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The annals of Scottish history reveal that Bitterman was first used as a name by ancestors of the Pictish tribe of ancient Scotland. The Bitterman family lived in the counties of Perth and Fife (now in the modern regions of Tayside and Fife, respectively), and is likely from the village of Buttergask in the parish of Ardoch.

Bitterman Early Origins



The surname Bitterman was first found in Fife and Perthshire where they held a family seat from very ancient times, some say well before the Norman Conquest and the arrival of Duke William at Hastings in 1066 A.D.

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Bitterman Spelling Variations


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Bitterman Spelling Variations



Before the first dictionaries appeared in the last few hundred years, scribes spelled according to sound. spelling variations are common among Scottish names. Bitterman has been spelled Buttar, Butter, Butters, Buttars and others.

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Bitterman Early History


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Bitterman Early History



This web page shows only a small excerpt of our Bitterman research. Another 165 words (12 lines of text) covering the years 1600, 1608, 1664, 1672, and 1767 are included under the topic Early Bitterman History in all our PDF Extended History products and printed products wherever possible.

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Bitterman Early Notables (pre 1700)


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Bitterman Early Notables (pre 1700)



Another 37 words (3 lines of text) are included under the topic Early Bitterman Notables in all our PDF Extended History products and printed products wherever possible.

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The Great Migration


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The Great Migration



In those unstable times, many had no choice but to leave their beloved homelands. Sickness and poverty hounded travelers to North America, but those who made it were welcomed with land and opportunity. These settlers gave the young nations of Canada and the United States a strong backbone as they stood up for their beliefs as United Empire Loyalists and in the American War of Independence. In this century, the ancestors of these brave Scots have begun to recover their illustrious heritage through Clan societies and other heritage organizations. Early passenger and immigration lists reveal many Scottish settlers bearing the name Bitterman: Thomas Butter who settled in Maryland in 1716; Keyran Butter arrived in Philadelphia in 1842; William Butter settled in Philadelphia in 1775.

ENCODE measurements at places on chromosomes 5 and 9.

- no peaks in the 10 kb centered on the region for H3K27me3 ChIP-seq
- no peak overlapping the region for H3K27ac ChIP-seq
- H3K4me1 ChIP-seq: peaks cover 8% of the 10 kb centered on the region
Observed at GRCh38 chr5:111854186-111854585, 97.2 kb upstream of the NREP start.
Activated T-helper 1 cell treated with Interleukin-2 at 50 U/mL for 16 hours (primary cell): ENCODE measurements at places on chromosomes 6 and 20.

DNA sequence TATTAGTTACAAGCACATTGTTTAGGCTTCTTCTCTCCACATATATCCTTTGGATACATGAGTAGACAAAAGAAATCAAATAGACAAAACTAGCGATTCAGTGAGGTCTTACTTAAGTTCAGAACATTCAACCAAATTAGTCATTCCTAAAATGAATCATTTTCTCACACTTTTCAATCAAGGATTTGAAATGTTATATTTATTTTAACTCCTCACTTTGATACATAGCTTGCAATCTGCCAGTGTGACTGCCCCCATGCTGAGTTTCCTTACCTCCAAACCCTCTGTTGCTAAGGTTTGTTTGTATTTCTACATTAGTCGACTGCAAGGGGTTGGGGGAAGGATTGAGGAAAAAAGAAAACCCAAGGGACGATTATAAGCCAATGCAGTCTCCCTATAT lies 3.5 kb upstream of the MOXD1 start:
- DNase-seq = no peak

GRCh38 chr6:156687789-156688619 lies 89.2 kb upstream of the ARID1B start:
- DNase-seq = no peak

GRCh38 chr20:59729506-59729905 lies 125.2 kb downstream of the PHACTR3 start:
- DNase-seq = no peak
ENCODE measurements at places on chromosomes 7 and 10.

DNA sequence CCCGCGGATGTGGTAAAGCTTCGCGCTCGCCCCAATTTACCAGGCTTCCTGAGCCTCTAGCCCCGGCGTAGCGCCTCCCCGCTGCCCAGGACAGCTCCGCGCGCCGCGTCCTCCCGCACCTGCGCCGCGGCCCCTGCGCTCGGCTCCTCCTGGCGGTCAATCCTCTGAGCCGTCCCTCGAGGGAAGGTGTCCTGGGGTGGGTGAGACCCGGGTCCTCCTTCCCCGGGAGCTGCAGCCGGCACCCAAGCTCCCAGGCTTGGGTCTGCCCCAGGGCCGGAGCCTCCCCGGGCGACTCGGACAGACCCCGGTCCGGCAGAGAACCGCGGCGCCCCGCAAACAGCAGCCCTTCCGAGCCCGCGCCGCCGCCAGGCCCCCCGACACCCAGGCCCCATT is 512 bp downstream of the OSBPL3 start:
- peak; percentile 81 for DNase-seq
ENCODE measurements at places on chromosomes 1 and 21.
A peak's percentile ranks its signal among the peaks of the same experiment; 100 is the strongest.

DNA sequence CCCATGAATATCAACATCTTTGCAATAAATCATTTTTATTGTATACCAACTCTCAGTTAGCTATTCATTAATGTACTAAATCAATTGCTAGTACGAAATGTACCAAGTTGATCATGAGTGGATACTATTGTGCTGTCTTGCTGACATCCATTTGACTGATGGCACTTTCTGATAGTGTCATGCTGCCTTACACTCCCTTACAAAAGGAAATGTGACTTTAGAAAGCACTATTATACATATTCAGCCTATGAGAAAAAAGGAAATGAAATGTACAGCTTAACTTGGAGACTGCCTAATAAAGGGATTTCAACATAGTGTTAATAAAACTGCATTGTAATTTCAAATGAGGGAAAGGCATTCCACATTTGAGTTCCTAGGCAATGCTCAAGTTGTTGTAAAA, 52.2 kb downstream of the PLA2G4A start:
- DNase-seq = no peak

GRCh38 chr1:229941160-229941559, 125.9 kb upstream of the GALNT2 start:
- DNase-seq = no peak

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Motto


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Motto



The motto was originally a war cry or slogan. Mottoes first began to be shown with arms in the 14th and 15th centuries, but were not in general use until the 17th century. Thus the oldest coats of arms generally do not include a motto. Mottoes seldom form part of the grant of arms: Under most heraldic authorities, a motto is an optional component of the coat of arms, and can be added to or changed at will; many families have chosen not to display a motto.

Motto: Diriget Deus
Motto Translation: God will direct it.


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Bitterman Family Crest Products


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Bitterman Family Crest Products




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See Also


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See Also




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Citations


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Citations



    Other References

    1. Hanks, Patricia and Flavia Hodges. A Dictionary of Surnames. Oxford: Oxford University Press, 1988. Print. (ISBN 0-19-211592-8).
    2. Martine, Roddy, Roderick Martine and Don Pottinger. Scottish Clan and Family Names Their Arms, Origins and Tartans. Edinburgh: Mainstream, 1992. Print.
    3. Passenger Lists of Vessels Arriving at Galveston Texas 1896-1951. National Archives Washington DC. Print.
    4. Moncrieffe, Sir Ian of That Ilk and David Hicks. The Highland Clans The Dynastic Origins, Cheifs and Background of the Clans. New York: C.N. Potter, 1968. Print.
    5. Egle, William Henry. Pennsylvania Genealogies Scotch-Irish and German. Harrisburg: L.S. Hart, 1886. Print.
    6. Filby, P. William and Mary K Meyer. Passenger and Immigration Lists Index in Four Volumes. Detroit: Gale Research, 1985. Print. (ISBN 0-8103-1795-8).
    7. Weis, Frederick Lewis, Walter Lee Sheppard and David Faris. Ancestral Roots of Sixty Colonists Who Came to New England Between 1623 and 1650 7th Edition. Baltimore: Genealogical Publishing, 1992. Print. (ISBN 0806313676).
    8. Skene, William Forbes Edition. Chronicles of the Picts, Chronicles of the Scots and Other Early Memorials of Scottish History. Edinburgh: H.M. General Register House, 1867. Print.
    9. Moncrieffe, Sir Ian of That Ilk and Don Pottinger. Clan Map Scotland of Old. Edinburgh: Bartholomew and Son, 1983. Print.
    10. Prebble, John. The Highland Clearances. London: Secker & Warburg, 1963. Print.
    11. ...

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